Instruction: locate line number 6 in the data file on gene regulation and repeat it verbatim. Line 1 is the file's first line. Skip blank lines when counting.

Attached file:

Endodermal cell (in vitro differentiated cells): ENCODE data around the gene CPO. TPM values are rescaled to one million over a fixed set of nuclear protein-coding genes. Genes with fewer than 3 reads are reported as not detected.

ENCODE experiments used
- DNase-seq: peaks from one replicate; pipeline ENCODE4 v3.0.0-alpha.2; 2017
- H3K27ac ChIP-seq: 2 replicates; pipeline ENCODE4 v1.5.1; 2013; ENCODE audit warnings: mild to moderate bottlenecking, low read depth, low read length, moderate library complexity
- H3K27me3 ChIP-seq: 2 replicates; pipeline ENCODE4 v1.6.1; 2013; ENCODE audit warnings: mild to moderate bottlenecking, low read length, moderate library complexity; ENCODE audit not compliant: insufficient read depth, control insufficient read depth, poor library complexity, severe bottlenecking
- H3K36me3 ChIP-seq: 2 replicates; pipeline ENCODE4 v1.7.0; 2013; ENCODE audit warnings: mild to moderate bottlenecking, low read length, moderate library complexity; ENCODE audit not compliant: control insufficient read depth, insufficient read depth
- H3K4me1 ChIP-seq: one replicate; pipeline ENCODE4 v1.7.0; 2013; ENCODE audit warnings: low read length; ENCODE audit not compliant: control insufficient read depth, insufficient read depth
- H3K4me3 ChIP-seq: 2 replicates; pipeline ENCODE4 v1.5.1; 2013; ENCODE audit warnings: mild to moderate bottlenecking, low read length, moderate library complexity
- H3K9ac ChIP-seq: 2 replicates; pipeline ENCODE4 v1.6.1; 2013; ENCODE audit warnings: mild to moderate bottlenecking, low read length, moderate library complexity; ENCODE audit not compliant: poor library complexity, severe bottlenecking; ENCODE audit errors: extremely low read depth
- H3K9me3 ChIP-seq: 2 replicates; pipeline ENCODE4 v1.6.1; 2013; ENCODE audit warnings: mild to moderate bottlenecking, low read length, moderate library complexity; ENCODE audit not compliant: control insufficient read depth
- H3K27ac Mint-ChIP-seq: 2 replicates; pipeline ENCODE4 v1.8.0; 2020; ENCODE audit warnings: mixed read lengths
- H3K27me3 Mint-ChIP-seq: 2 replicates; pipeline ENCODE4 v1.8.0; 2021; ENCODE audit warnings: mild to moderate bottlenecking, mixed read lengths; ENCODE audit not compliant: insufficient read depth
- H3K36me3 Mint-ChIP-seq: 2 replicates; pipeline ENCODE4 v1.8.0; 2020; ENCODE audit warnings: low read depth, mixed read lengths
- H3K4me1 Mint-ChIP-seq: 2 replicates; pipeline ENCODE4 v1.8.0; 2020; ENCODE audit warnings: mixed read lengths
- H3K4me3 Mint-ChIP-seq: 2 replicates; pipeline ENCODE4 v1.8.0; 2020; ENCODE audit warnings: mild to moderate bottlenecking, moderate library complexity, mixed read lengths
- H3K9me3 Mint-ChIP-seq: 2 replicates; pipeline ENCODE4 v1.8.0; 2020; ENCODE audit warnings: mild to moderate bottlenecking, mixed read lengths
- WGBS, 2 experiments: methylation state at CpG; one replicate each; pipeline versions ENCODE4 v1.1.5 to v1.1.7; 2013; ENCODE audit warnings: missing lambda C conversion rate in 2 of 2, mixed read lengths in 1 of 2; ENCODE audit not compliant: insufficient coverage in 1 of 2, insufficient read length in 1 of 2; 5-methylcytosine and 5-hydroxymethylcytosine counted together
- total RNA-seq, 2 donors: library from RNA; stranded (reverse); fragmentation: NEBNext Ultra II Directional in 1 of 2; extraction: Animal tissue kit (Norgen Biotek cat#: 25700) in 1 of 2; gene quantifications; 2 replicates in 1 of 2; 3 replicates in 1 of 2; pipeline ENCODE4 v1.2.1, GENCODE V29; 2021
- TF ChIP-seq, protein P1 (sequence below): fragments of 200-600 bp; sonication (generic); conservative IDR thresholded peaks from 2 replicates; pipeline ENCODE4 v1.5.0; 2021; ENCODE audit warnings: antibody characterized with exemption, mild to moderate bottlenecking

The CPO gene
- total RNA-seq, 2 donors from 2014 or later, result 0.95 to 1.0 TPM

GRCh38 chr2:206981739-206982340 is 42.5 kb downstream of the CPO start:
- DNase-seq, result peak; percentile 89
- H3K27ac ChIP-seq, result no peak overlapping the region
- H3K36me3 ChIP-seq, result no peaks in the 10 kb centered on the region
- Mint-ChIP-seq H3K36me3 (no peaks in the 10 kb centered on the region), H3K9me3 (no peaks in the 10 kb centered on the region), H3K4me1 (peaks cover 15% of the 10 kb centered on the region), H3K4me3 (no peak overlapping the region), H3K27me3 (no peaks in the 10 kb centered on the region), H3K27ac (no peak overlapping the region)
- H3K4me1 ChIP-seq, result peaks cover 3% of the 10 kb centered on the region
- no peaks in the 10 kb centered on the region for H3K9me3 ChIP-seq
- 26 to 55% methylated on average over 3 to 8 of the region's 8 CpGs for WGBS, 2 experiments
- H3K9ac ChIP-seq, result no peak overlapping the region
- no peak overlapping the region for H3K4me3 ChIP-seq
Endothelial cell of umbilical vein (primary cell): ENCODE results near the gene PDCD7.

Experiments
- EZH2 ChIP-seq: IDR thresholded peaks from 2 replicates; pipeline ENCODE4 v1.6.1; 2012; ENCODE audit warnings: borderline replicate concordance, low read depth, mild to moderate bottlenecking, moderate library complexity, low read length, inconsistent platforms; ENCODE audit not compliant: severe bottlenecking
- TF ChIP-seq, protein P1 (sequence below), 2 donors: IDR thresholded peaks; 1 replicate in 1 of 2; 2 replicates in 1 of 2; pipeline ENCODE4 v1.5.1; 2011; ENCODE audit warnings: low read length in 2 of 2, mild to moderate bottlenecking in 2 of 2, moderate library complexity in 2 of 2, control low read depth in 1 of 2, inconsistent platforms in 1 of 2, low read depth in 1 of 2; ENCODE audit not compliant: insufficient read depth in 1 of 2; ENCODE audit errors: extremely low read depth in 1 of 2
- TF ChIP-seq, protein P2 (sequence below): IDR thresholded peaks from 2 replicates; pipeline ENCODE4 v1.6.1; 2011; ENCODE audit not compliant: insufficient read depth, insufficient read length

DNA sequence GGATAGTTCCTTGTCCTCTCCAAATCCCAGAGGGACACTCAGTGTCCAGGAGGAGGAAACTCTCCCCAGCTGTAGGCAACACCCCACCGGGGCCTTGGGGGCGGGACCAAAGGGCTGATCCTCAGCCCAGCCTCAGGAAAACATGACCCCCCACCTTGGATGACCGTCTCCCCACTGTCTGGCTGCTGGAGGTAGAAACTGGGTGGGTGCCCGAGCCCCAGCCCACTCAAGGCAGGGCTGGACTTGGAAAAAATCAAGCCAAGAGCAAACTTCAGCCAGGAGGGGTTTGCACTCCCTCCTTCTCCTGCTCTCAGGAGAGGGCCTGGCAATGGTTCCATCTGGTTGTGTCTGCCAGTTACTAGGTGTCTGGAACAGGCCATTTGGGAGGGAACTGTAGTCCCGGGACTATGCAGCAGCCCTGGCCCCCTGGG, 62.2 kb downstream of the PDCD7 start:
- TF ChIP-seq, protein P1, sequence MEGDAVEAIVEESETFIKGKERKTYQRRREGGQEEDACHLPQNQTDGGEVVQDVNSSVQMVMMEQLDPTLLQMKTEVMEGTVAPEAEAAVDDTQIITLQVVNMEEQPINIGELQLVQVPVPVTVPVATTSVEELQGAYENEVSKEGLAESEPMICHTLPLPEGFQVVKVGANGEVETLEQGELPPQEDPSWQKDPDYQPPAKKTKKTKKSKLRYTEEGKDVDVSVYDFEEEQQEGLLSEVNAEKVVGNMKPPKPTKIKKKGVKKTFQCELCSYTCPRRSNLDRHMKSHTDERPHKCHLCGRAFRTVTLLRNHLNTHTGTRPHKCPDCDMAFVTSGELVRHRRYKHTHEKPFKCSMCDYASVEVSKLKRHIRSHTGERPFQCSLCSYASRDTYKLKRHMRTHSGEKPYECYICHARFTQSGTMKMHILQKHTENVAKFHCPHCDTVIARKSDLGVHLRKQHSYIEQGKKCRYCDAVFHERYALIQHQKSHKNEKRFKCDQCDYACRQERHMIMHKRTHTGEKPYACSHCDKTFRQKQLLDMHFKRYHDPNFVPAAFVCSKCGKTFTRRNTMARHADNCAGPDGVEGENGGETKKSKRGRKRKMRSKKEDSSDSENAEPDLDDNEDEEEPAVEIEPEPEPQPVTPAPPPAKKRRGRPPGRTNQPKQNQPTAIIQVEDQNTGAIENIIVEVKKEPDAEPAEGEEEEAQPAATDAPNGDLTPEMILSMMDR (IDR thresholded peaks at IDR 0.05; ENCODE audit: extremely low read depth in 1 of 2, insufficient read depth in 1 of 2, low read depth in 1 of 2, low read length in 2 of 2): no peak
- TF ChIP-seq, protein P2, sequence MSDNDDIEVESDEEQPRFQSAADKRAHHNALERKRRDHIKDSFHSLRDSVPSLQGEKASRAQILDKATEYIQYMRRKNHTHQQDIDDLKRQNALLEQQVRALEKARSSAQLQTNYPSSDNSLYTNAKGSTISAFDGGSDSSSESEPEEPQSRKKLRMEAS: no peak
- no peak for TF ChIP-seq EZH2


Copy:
- H3K36me3 ChIP-seq: 2 replicates; pipeline ENCODE4 v1.7.0; 2013; ENCODE audit warnings: mild to moderate bottlenecking, low read length, moderate library complexity; ENCODE audit not compliant: control insufficient read depth, insufficient read depth